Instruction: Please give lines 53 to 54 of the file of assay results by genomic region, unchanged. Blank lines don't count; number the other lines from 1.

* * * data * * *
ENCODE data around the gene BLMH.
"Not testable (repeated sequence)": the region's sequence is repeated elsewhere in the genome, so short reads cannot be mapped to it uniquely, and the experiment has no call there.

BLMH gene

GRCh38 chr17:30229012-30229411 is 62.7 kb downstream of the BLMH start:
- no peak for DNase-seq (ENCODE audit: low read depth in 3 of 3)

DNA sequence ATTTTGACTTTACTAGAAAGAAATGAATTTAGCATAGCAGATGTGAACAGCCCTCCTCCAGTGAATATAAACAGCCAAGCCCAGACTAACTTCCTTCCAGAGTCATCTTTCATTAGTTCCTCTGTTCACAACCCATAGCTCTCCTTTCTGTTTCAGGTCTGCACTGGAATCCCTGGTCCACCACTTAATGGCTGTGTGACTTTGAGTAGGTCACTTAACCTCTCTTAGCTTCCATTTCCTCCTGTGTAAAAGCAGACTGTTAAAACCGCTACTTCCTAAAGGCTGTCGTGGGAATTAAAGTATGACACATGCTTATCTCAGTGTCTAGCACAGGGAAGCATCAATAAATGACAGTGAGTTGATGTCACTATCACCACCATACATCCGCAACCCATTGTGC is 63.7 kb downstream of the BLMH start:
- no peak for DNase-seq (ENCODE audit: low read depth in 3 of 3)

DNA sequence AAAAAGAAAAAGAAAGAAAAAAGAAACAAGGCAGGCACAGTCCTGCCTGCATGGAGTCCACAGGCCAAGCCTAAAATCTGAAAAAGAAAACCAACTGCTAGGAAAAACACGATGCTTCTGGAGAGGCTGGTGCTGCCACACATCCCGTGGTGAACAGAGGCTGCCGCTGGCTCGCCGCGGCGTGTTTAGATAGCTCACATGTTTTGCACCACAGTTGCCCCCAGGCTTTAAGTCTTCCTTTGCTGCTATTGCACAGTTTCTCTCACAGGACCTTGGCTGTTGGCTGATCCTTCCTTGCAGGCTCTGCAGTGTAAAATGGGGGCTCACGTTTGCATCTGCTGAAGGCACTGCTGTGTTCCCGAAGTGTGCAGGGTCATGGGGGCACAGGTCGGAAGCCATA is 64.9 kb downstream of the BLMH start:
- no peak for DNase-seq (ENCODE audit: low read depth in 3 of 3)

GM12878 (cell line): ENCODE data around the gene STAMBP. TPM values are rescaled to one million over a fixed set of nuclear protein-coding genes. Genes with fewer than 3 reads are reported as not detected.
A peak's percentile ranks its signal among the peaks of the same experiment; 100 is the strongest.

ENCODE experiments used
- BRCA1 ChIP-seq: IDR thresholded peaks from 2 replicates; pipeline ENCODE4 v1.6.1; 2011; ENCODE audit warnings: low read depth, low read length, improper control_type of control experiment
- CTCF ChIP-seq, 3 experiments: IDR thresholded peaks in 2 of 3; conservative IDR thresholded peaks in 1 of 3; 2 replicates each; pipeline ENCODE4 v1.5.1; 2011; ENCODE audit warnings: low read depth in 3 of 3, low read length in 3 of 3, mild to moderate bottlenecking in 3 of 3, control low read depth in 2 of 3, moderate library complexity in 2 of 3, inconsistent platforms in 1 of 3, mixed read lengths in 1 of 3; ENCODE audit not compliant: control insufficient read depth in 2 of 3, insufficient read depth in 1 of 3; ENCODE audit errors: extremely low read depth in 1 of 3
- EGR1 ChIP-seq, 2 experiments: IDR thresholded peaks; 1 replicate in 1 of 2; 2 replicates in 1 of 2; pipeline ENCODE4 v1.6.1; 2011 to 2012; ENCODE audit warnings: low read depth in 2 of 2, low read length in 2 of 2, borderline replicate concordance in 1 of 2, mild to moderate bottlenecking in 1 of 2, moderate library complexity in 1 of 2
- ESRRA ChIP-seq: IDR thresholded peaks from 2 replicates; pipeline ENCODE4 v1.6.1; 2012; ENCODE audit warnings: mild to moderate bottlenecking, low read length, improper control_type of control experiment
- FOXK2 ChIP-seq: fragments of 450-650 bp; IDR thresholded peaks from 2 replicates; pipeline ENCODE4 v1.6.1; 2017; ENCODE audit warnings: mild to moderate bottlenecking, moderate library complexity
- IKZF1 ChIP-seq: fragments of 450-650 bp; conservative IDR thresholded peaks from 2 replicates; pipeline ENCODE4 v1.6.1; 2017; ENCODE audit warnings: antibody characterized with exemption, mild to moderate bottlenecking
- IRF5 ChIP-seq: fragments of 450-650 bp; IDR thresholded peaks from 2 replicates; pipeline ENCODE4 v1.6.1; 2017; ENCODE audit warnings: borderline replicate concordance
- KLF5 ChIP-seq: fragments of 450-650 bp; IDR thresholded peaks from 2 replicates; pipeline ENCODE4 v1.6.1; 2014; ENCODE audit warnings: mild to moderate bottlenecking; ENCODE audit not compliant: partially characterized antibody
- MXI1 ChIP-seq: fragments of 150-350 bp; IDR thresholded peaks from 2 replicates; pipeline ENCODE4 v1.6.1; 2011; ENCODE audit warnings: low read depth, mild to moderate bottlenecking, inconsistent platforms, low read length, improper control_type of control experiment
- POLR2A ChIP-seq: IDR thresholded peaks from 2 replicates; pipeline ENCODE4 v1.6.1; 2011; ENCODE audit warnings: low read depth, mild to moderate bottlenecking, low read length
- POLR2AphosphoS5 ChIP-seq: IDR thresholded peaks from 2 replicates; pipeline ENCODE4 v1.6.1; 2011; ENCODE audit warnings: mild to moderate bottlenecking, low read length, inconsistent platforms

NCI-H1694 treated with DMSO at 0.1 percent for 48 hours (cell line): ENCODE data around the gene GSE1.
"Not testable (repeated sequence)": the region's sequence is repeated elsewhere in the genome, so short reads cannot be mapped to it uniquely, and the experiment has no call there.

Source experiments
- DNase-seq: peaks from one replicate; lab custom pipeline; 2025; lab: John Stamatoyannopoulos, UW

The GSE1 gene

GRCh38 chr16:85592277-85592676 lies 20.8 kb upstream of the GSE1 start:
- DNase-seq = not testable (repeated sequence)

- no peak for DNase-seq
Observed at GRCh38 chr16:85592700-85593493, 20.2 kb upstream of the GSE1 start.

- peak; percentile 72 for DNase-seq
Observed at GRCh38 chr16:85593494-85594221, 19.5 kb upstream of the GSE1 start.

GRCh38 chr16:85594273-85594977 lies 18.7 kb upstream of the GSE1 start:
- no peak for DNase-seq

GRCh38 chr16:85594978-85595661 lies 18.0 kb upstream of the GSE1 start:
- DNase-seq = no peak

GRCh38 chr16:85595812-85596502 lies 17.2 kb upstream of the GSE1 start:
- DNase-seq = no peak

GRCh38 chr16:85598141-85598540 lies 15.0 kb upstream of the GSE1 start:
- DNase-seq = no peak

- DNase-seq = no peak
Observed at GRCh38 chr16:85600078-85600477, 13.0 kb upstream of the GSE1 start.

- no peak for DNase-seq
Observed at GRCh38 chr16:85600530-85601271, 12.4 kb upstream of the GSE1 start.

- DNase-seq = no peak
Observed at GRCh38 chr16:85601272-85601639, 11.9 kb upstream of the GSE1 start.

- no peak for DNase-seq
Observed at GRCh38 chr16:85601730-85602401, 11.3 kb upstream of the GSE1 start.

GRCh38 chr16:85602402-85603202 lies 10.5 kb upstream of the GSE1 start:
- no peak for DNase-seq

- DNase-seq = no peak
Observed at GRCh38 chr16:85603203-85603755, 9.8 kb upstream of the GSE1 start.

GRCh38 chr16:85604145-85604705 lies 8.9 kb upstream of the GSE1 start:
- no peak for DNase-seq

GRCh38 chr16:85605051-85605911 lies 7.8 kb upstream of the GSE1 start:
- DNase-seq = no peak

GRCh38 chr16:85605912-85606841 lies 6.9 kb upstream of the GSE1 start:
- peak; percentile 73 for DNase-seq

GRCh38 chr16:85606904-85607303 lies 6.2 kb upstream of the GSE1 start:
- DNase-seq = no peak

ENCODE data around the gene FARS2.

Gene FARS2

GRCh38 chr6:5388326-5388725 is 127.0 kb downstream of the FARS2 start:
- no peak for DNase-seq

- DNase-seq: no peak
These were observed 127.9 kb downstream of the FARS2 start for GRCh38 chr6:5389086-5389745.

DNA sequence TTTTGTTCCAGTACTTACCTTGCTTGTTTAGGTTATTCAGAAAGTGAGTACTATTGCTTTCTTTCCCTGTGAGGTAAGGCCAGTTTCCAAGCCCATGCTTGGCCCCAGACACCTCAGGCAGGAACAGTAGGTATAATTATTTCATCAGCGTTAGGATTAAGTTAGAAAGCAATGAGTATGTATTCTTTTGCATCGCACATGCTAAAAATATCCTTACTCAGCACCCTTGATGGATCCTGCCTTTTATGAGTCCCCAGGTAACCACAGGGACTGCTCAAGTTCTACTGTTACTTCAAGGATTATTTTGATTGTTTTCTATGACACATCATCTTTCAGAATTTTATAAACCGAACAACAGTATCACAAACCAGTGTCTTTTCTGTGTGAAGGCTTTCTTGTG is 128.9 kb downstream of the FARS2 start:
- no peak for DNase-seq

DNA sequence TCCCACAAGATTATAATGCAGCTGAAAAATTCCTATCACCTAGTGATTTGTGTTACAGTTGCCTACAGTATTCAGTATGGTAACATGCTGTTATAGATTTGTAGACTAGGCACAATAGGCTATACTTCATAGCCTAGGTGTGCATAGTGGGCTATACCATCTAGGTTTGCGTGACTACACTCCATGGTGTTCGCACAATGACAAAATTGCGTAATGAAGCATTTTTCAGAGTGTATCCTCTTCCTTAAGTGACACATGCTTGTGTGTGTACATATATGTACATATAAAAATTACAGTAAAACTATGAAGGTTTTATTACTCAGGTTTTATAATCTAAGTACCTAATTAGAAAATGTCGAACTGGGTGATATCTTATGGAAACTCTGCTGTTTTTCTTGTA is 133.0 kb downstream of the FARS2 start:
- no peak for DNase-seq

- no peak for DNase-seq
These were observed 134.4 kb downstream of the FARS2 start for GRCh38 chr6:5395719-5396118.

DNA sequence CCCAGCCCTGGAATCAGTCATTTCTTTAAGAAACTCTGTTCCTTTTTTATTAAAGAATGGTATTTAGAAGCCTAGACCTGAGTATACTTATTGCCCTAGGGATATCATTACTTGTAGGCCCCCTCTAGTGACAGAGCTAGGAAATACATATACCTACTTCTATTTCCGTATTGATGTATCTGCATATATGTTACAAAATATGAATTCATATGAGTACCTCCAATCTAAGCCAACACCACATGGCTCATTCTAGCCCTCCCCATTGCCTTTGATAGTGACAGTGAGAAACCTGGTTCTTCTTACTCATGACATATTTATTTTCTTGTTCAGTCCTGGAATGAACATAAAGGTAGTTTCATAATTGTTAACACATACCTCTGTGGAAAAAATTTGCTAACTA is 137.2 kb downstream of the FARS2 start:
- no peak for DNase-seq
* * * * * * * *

- DNase-seq = no peak
Observed at GRCh38 chr16:85603203-85603755, 9.8 kb upstream of the GSE1 start.